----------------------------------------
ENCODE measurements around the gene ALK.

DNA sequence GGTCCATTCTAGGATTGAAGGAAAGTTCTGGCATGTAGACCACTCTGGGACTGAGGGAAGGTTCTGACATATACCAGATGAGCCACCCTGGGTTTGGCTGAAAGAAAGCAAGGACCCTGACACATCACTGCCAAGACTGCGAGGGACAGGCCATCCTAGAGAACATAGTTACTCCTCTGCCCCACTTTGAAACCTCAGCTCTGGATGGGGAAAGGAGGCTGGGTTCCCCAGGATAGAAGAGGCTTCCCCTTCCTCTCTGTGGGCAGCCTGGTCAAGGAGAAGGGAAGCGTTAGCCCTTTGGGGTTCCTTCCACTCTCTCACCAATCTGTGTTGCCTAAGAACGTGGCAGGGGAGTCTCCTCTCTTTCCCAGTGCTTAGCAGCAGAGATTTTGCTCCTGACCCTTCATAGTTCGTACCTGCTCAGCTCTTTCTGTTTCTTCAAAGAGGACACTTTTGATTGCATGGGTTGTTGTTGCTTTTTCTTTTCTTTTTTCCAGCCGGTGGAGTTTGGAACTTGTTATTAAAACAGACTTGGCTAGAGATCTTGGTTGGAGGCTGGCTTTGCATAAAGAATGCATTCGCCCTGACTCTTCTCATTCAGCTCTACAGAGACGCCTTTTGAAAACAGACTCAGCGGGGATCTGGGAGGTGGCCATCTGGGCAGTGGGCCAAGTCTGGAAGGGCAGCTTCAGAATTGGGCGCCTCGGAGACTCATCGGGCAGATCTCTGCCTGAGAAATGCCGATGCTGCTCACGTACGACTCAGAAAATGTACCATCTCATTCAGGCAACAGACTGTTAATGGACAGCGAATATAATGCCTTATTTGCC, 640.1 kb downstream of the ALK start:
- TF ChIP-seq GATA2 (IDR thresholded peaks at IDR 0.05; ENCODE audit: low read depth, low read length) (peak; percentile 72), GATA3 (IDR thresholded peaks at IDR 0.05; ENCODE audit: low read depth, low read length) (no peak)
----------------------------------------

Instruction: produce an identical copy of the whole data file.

ENCODE measurements around the gene ALK.

DNA sequence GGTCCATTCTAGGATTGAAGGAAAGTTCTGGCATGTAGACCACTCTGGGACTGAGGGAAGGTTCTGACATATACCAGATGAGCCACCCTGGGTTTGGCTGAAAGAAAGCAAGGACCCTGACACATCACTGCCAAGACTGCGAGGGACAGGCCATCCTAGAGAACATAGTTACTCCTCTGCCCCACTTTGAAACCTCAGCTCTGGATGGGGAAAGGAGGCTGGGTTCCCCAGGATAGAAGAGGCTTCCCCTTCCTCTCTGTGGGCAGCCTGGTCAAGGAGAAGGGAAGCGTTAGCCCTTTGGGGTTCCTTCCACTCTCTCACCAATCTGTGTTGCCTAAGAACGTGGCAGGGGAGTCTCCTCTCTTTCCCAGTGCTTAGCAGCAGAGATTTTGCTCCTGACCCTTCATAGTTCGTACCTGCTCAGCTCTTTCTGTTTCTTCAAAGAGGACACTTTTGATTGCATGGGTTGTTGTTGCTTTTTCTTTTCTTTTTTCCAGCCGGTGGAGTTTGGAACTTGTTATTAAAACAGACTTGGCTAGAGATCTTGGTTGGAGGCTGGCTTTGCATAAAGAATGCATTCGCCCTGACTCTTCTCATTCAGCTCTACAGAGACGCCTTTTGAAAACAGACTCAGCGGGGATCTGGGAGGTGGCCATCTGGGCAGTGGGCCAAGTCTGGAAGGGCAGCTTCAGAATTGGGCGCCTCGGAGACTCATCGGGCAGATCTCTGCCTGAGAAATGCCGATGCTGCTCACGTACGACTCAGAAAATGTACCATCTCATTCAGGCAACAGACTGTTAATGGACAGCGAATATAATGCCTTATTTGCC, 640.1 kb downstream of the ALK start:
- TF ChIP-seq GATA2 (IDR thresholded peaks at IDR 0.05; ENCODE audit: low read depth, low read length) (peak; percentile 72), GATA3 (IDR thresholded peaks at IDR 0.05; ENCODE audit: low read depth, low read length) (no peak)